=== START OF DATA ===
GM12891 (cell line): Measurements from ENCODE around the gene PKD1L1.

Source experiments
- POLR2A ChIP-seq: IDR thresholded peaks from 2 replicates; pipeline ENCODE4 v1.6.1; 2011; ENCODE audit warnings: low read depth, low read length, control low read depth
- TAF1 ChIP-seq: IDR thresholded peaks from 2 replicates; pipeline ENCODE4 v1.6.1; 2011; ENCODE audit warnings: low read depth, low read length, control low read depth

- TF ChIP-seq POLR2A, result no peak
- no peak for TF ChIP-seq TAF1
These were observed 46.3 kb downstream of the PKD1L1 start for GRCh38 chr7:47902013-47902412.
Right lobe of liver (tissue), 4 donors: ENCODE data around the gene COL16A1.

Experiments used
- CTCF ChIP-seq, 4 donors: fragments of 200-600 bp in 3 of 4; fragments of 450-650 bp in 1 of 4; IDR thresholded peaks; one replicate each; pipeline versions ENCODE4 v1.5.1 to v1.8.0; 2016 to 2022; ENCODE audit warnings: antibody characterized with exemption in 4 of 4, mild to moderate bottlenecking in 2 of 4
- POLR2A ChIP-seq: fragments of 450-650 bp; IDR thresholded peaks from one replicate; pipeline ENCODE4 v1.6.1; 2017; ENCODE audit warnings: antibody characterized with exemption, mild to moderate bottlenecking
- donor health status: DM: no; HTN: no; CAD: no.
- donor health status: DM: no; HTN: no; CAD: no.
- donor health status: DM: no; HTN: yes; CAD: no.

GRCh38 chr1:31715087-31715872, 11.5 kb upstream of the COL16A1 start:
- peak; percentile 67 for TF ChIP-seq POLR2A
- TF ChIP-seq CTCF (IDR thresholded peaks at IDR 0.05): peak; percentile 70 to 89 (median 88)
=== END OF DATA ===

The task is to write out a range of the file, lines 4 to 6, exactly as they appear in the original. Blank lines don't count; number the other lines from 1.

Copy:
- TAF1 ChIP-seq: IDR thresholded peaks from 2 replicates; pipeline ENCODE4 v1.6.1; 2011; ENCODE audit warnings: low read depth, low read length, control low read depth

- TF ChIP-seq POLR2A, result no peak
- no peak for TF ChIP-seq TAF1